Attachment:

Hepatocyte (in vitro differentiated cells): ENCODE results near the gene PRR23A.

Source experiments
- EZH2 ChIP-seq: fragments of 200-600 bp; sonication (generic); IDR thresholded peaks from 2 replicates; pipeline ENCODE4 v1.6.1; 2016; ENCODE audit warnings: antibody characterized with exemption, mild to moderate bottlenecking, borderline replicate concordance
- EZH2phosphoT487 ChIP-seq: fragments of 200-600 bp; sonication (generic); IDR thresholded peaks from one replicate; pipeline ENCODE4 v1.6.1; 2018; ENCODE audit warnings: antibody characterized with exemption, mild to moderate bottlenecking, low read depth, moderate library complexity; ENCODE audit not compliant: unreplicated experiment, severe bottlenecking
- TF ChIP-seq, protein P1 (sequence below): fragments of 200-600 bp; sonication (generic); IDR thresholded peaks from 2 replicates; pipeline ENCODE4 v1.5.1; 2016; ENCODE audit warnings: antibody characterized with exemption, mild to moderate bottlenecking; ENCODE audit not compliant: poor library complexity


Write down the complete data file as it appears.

Hepatocyte (in vitro differentiated cells): ENCODE results near the gene PRR23A.

Source experiments
- EZH2 ChIP-seq: fragments of 200-600 bp; sonication (generic); IDR thresholded peaks from 2 replicates; pipeline ENCODE4 v1.6.1; 2016; ENCODE audit warnings: antibody characterized with exemption, mild to moderate bottlenecking, borderline replicate concordance
- EZH2phosphoT487 ChIP-seq: fragments of 200-600 bp; sonication (generic); IDR thresholded peaks from one replicate; pipeline ENCODE4 v1.6.1; 2018; ENCODE audit warnings: antibody characterized with exemption, mild to moderate bottlenecking, low read depth, moderate library complexity; ENCODE audit not compliant: unreplicated experiment, severe bottlenecking
- TF ChIP-seq, protein P1 (sequence below): fragments of 200-600 bp; sonication (generic); IDR thresholded peaks from 2 replicates; pipeline ENCODE4 v1.5.1; 2016; ENCODE audit warnings: antibody characterized with exemption, mild to moderate bottlenecking; ENCODE audit not compliant: poor library complexity